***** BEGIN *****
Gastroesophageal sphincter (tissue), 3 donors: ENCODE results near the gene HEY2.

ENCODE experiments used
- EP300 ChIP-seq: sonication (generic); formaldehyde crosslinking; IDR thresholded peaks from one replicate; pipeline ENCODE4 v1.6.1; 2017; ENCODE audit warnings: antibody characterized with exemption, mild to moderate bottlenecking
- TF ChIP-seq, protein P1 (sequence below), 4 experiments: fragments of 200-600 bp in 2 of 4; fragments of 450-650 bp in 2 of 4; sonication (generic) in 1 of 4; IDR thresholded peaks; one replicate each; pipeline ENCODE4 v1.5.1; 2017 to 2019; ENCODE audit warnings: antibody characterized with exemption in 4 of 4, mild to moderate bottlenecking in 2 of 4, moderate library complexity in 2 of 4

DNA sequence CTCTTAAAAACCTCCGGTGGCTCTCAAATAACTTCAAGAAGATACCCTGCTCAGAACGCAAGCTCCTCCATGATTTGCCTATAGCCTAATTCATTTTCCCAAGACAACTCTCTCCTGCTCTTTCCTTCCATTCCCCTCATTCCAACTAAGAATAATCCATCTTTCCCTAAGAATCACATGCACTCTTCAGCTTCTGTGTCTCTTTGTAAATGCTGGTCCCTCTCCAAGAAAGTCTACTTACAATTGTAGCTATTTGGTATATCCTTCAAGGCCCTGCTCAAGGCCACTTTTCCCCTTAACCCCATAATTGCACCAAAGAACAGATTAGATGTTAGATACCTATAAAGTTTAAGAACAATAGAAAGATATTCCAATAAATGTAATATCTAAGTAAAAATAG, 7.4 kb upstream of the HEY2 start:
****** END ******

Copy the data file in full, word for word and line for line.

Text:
Gastroesophageal sphincter (tissue), 3 donors: ENCODE results near the gene HEY2.

ENCODE experiments used
- EP300 ChIP-seq: sonication (generic); formaldehyde crosslinking; IDR thresholded peaks from one replicate; pipeline ENCODE4 v1.6.1; 2017; ENCODE audit warnings: antibody characterized with exemption, mild to moderate bottlenecking
- TF ChIP-seq, protein P1 (sequence below), 4 experiments: fragments of 200-600 bp in 2 of 4; fragments of 450-650 bp in 2 of 4; sonication (generic) in 1 of 4; IDR thresholded peaks; one replicate each; pipeline ENCODE4 v1.5.1; 2017 to 2019; ENCODE audit warnings: antibody characterized with exemption in 4 of 4, mild to moderate bottlenecking in 2 of 4, moderate library complexity in 2 of 4

DNA sequence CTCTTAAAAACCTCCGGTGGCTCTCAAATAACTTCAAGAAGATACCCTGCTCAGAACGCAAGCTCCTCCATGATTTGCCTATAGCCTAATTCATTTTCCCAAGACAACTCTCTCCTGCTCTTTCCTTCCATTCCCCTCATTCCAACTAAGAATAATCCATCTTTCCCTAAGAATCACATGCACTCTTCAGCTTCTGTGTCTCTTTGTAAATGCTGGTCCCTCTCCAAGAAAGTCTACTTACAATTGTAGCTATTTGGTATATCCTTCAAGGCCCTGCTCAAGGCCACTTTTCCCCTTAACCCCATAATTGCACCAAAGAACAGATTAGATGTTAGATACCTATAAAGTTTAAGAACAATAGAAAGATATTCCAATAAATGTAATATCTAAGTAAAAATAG, 7.4 kb upstream of the HEY2 start: